Derived from a Latin word meaning “to refurbish” or “to put back together,” to reconcinnate something is to repair it.
To recribrate something is to sift or sieve it again, while…
… to recrisple it is to recurl it.
Derived from a Latin word meaning “raw” (from which the word crude is also descended), if something recrudesces then it recurs or restarts, especially after a brief respite or break, and a recrudescence is a period or outbreak of precisely that. Similarly, a recrescence, derived from another Latin word meaning “to grow,” is a regeneration or regrowth of something that has been lost.
The verb on which the adjective recumbent is based is recumb, which literally means “to recline” or “to lie back and rest.”
The proper word for retracing your steps.
To flush or rinse through with water.
The French verb relâcher literally means “to loosen,” or “to make less effort than before,” while the derivative relâche was once used to refer to a ship lying or waiting in port either before or after a long journey. From there, relâche was borrowed into English in the late 18th century to mean “a brief period of rest.”
A word probably coined by Shakespeare to mean “stiff or sluggish because you have been inactive for too long.”
Both reticulouse and reticulated (as in “reticulated python”) mean “net-like”—which, in the python’s case, refers to the net-like pattern on its scales.
Knowing something about the past that you could only have known by some kind of supernatural means is called retrocognition. It’s a term that has become more widespread through the increased popularity of dream interpretation, mediumship, and past-life regression—in which a person placed into a deep hypnotic sleep is apparently able to reveal knowledge or experience of places and people from history that they could not possibly have acquired themselves.
When a newly-coined word forces an existing word to change in order to be differentiated from it, then the changed word becomes known as a retronym. Telephones, for instance, have had to become known as landlines to differentiate them from mobile phones, while the phrase acoustic guitar did not exist until after the electric guitar was invented.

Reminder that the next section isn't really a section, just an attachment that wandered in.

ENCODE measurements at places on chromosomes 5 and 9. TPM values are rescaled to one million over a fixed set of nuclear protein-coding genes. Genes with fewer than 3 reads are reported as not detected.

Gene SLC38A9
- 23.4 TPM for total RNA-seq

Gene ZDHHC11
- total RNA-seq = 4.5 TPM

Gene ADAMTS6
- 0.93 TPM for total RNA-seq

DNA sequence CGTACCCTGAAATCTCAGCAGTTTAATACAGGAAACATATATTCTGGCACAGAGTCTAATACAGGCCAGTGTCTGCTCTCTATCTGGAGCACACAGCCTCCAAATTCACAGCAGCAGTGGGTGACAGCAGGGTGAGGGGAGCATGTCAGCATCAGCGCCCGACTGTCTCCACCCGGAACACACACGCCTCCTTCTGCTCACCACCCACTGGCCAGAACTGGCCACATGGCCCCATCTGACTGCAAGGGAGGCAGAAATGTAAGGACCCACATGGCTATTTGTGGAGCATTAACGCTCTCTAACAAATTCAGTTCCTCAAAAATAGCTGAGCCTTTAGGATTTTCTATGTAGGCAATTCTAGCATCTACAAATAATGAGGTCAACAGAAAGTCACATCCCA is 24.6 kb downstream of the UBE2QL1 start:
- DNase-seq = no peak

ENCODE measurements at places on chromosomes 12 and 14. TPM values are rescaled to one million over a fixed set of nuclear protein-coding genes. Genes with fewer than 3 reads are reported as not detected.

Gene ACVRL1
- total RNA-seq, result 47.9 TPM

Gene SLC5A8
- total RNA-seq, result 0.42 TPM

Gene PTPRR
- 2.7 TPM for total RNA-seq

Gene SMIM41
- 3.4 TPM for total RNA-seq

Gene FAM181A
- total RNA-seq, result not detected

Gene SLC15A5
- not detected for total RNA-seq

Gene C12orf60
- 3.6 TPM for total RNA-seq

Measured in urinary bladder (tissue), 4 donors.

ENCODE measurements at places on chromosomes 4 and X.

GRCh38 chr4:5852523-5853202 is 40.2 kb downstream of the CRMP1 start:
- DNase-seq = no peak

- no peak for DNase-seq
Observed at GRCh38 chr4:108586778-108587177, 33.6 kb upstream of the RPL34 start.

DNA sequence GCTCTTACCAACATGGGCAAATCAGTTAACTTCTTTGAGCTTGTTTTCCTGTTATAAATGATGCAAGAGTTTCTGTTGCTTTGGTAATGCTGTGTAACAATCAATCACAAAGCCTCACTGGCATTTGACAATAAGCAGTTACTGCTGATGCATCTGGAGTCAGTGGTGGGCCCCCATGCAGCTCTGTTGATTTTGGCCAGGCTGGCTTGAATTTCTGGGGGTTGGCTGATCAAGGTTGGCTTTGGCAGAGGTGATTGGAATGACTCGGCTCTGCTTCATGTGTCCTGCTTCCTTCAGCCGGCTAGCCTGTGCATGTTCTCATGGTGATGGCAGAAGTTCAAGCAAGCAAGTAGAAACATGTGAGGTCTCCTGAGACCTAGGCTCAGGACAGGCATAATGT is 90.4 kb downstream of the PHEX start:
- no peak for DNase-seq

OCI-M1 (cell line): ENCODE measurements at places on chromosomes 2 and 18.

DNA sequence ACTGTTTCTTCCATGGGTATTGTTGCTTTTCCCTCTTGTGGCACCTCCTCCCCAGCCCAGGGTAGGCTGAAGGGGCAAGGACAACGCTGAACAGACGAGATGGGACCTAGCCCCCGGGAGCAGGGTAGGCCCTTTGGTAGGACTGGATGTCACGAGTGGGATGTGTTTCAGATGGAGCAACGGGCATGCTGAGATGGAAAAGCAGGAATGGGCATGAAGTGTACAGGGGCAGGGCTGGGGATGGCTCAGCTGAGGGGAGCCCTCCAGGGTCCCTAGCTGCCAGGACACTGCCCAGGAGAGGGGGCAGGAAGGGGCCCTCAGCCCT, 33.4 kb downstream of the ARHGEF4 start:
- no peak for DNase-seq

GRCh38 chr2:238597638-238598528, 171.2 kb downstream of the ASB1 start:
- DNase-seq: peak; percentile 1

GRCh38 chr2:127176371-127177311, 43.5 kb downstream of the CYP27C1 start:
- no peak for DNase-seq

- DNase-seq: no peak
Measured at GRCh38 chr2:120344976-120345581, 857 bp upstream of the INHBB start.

Rhabdos was a Greek word for a rod or wand, making rhabdomancy a formal word for water divining. Rhabdosophy, meanwhile, is the proper word for gesturing with a stick or rod (or any rod-like implement, like a pen or a baton) while talking to better convey what you’re talking about. It’s related to …
… also known as the fear of magic. Another R-phobia is rhytiphobia, which is “a morbid fear of getting wrinkles.”
Derived from the French word for laughter, if you’re riant then you’re constantly smiling or always seem to be in a bright, cheerful mood. A bright, cheerful mood itself, incidentally, is a riancy.
An old Scots dialect word for an intricate, complicated design, probably based on the earlier words rigmarie (a small coin or trinket), and whigmaleerie (a trivial ornament or gewgaw).
If you’re rixosous, then you’re quarrelsome or prone to arguing, while a noisy quarrel or argument is a rixation.
34. Roast-Meat Clothes
Eighteenth-century slang for your best clothes—which would typically have been worn on a Sunday, when roast meat would be served.
An onomatopoeic word coined by James Joyce to mean “to coo like a dove.” He probably based it on its older French equivalent, roucouler.
An old English dialect word meaning “to bask by the fire,” or “to scorch something in a flame.”
A ruckle is a wrinkle or crease, so something described using the 18th century word rucklety-tucklety is crumpled or gathered up.
An old Yorkshire dialect word for someone with messy hair.
An old English dialect word—used as “from head to toe” might be today—meaning “entirely” or “completely.”
A 17th-century word meaning “to shine or glisten.”
A version of this story ran in 2016; it has been updated for 2022.